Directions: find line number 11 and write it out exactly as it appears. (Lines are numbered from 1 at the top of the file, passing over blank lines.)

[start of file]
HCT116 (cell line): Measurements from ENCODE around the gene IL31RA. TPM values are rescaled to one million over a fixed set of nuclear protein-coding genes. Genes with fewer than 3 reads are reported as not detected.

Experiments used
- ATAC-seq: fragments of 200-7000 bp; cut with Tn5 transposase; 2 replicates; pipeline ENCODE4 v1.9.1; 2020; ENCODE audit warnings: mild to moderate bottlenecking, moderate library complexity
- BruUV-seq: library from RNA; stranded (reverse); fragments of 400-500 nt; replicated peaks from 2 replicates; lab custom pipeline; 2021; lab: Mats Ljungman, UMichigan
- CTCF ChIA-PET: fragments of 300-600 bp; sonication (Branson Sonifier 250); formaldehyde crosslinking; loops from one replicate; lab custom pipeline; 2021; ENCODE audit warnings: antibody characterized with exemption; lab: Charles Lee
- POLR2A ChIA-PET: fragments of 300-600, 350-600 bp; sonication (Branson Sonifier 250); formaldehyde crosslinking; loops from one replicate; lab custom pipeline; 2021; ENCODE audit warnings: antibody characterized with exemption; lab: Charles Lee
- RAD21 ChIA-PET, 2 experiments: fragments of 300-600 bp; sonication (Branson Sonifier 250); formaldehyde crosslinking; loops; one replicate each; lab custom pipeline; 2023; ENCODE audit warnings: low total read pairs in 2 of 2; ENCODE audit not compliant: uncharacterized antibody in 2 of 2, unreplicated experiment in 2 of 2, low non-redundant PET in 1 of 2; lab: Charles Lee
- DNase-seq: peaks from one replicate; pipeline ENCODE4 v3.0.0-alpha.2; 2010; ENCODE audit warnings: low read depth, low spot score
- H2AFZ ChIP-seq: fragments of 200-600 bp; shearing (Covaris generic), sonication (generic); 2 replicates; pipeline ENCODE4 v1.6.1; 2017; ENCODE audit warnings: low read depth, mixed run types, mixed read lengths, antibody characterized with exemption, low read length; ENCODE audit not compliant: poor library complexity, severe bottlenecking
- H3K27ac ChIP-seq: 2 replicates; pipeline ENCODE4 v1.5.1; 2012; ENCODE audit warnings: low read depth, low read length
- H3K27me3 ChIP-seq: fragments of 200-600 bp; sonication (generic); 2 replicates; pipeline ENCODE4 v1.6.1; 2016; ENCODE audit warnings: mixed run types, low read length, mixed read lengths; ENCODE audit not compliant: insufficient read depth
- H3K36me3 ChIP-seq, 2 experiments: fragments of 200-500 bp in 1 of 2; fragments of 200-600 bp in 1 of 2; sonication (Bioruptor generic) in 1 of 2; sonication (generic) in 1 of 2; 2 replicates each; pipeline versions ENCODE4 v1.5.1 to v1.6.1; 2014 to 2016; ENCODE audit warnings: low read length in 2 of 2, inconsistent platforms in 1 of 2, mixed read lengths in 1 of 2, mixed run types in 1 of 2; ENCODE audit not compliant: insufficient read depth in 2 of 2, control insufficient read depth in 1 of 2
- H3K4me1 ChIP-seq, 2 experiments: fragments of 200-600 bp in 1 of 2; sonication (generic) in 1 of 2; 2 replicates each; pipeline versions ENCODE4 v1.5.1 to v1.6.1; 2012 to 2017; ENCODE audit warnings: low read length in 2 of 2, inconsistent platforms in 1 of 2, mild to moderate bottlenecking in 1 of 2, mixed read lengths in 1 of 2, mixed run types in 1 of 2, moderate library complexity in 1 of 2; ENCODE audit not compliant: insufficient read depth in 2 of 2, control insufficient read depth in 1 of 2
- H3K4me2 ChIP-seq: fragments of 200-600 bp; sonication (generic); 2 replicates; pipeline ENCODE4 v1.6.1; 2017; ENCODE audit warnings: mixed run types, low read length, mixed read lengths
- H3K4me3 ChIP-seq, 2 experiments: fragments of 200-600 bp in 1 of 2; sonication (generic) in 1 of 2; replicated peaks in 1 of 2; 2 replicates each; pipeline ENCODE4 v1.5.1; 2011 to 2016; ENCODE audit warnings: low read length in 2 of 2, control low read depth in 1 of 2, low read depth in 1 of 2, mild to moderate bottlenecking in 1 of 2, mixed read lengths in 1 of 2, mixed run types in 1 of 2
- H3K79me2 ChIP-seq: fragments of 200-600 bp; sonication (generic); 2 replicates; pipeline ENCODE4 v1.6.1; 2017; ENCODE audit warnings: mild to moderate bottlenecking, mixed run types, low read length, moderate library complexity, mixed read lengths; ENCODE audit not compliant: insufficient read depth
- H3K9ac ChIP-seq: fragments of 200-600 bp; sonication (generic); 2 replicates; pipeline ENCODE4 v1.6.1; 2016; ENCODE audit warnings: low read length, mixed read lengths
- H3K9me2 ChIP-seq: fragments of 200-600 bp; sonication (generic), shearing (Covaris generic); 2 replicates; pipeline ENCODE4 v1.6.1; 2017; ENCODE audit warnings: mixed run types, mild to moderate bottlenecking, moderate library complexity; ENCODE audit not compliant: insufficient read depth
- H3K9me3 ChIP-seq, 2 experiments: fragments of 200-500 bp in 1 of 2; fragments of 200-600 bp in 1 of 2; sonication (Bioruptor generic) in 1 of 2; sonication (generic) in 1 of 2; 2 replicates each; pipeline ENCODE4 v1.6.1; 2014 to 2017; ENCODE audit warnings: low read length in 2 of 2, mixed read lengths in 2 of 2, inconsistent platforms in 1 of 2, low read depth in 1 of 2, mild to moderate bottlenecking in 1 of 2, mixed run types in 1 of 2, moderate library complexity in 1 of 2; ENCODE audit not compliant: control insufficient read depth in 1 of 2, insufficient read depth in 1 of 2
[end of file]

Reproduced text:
- H3K27me3 ChIP-seq: fragments of 200-600 bp; sonication (generic); 2 replicates; pipeline ENCODE4 v1.6.1; 2016; ENCODE audit warnings: mixed run types, low read length, mixed read lengths; ENCODE audit not compliant: insufficient read depth